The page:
Censoring Soldiers’ Letters
The process of censoring letters sent from the Front is as follows. A “Passed by Censor” [hand]stamp is in the possession of the commanding officer of each infantry battalion, each battery of artillery, and each regiment of cavalry, and another stamp is used at each infantry brigade headquarters, the headquarters of each Division, and so on. Each of these stamps bears a different number, so that the person who impressed any particular letter with the Censor mark can be easily traced.
Taking an infantry battalion as our example, the commanding officer is responsible for the proper censoring of every letter written by every officer, n.c.o. or man of his battalion. As, of course, he cannot, in the nature of things, read every such letter, he deputes his powers as Censor to his officers, in some battalions to platoon commanders, in others only to company commanders and the captains second-in-command of companies. These sub-censors are supposed to sign each letter at the end, and on the envelope, with their names without adding their ranks. The letters are then handed in to the battalion orderly room, still unsealed, in order to be impressed with the censor mark. The Commanding Officer can thus himself again censor any or all of the letters before they are sealed up and franked. The officers’ letters are sometimes censored by the commanding officer, but often by the writers themselves.
The actual stamping is of course done by the orderly-room clerk, who also seals up the letters. They are then handed over to the regimental postman, who is usually a lance-corporal or senior private told off for the purpose, who takes the mail-bag daily to the Brigade Field Post Office, and returns with the incoming mail.
As readers of The Postage Stamp will remember, the first type of military censor mark was circular in shape (Fig. 1). This was superseded at the beginning of the present year by a new square-framed mark (Fig. 2) which was again in its turn supplemented at the beginning of April by the present triangular type (Fig. 3). The number on the stamp of an obsolescent type did not correspond with that on the stamp by which it was superseded, so that any one battalion had a different number on its censor stamp each time the type of mark was changed. Each time the new hand-stamps were issued the old ones had to be handed in. The frequent change of shape is doubtless due to a desire on the part of the authorities to frustrate any attempt at forgery.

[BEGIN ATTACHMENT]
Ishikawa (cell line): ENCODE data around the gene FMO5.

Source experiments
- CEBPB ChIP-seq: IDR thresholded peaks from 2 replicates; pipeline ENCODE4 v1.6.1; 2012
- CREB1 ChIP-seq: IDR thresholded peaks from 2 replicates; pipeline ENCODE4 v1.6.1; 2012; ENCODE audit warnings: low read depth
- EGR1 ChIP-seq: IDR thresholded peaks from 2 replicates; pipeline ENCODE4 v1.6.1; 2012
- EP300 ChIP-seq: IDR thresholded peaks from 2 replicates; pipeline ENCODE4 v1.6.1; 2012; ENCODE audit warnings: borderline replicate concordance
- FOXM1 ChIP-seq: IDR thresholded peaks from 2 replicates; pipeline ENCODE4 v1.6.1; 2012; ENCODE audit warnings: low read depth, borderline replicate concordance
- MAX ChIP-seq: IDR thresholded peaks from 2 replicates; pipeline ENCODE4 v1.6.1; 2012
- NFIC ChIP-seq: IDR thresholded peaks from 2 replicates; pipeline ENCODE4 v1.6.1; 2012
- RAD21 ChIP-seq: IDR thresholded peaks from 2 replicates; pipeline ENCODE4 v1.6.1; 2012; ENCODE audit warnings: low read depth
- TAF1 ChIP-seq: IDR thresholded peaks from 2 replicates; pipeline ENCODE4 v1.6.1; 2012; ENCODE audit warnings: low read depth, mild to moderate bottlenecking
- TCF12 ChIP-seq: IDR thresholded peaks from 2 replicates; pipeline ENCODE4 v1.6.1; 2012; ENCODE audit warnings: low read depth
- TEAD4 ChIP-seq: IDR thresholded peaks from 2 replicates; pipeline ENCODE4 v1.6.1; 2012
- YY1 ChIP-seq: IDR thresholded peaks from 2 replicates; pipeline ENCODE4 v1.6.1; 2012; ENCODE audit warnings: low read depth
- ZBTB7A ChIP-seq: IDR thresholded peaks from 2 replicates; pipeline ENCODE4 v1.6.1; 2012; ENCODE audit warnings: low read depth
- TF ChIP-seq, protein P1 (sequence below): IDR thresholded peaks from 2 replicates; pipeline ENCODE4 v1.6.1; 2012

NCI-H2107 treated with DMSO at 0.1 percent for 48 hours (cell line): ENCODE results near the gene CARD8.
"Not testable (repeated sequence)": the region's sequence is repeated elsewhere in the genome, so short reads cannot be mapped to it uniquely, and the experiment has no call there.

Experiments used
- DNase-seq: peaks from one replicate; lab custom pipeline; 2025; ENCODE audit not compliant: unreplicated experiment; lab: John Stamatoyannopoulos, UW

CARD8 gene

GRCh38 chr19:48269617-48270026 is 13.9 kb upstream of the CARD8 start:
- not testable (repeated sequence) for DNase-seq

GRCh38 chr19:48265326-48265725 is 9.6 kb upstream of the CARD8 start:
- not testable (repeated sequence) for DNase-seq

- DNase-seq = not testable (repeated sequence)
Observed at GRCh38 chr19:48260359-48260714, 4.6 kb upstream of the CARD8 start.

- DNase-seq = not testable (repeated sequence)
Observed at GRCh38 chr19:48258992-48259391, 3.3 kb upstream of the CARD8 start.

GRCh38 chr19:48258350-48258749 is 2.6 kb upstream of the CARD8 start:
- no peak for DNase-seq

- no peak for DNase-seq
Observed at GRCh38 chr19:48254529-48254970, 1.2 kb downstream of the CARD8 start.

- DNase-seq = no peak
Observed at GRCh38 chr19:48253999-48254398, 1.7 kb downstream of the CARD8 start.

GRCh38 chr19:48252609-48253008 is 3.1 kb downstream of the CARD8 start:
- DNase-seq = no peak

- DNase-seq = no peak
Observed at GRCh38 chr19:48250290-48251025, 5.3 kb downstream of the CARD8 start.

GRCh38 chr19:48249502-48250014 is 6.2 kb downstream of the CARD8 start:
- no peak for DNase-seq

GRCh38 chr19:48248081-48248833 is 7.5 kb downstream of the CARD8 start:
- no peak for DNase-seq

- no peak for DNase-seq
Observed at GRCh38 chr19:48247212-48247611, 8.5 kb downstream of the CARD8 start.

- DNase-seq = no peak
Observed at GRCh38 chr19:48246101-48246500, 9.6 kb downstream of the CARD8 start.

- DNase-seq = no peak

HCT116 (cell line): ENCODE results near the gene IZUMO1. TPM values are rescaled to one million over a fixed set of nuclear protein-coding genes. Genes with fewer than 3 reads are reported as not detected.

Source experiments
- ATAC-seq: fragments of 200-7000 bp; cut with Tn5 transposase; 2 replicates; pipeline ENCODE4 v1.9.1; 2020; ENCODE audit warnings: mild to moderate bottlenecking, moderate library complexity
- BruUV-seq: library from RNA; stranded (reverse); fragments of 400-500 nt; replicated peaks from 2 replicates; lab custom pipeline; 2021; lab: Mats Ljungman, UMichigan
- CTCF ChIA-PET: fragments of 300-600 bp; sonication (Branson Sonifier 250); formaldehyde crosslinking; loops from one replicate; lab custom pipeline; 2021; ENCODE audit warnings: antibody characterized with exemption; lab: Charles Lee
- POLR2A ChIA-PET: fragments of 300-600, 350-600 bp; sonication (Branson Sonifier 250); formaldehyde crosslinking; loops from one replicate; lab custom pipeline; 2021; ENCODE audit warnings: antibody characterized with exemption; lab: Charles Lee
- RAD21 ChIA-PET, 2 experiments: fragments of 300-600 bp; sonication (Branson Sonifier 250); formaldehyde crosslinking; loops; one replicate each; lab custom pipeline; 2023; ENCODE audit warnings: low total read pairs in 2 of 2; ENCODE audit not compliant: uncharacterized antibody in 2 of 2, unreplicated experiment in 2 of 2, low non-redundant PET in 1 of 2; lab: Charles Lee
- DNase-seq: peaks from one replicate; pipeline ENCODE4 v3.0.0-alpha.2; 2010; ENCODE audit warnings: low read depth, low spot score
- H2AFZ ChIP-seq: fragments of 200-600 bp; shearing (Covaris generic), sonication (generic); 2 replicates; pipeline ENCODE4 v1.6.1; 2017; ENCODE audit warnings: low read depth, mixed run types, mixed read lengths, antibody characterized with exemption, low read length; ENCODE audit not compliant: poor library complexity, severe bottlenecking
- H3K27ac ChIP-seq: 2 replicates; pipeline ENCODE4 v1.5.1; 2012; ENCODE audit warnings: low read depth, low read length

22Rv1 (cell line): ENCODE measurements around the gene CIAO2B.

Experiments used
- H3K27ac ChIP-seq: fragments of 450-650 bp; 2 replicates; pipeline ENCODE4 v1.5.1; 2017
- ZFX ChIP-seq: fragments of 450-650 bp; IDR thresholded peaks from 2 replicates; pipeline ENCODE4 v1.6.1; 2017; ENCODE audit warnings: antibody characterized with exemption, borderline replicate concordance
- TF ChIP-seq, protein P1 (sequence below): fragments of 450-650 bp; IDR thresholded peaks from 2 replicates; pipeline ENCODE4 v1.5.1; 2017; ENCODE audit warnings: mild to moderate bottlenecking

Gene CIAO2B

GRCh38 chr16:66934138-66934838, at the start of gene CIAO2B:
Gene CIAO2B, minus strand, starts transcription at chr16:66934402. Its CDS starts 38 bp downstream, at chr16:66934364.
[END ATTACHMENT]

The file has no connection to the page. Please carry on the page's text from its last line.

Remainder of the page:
It will be obvious that this censoring of letters is bound to delay their dispatch, no letters practically being sent off till the day after they are written, sometimes not until two days or more have passed. This depends on what are generally officially described as “the exigencies of the military situation.” In other and plainer words, on what the unit to which the writer belongs happens to be doing at the time. Obviously, if it is resting in billets, the regimental authorities have more time to spend on the regimental correspondence, than if it is taking part in an attack, or repelling one.
The delay may be avoided by making use of the printed Field Service Post Card, which does not require censoring, or of one of the two special envelopes which are issued. These are printed on green and red paper respectively. The green envelope, officially called Army Form W3078, is of Court size, and bears on the flap at the back a printed form of certificate that the letter therein enclosed refers to nothing but private or family affairs. This certificate has to be signed by the writer on his honor, and the envelope can thereupon be sealed up, and the letter is not liable to be censored regimentally. The contents are, however, liable to be censored at the Base, though this is seldom done, but of course any reference to the war or anything military in such a letter is a serious military crime, which would be dealt with by court-martial. These envelopes were only brought into use at the beginning of March, and are supposed to be issued regimentally at the rate of one per week for each officer and non-commissioned officer and for selected privates of good character. As a matter of fact, they are in most cases issued less frequently.
The other special envelope, made of red paper, is of foolscap size and is officially known as Army Form A2043. It is intended for registered letters or other letters containing important documents relating to private and confidential matters. The letter is censored and the envelope sealed up in the presence of the writer, and a certificate on the front is signed by the commanding officer to the effect that its contents deal exclusively with personal matters of an urgent nature, and that no mention is made of military operations or anything connected therewith. This envelope has to be stamped with the censor mark, though the green envelope need not.
Incoming mail matter, that is to say, correspondence from England or elsewhere addressed to the Front, is of course liable, like everything else, to be censored, but as a matter of fact, it practically never is. The Battalion mail-bag is collected daily from the Brigade Field Post Office by the regimental postman, and at Battalion Headquarters the letters and parcels are sorted among the four companies. A company orderly then takes his own company’s mails to his company headquarters, where the missives have again to be sorted among the four platoons. The platoon sergeants then distribute the letters and parcels to their men, who by this time, having seen the arrival of the mail, are eagerly awaiting them.
When a battalion is in the trenches, the letters and parcels from home are brought up and given out with the following day’s rations.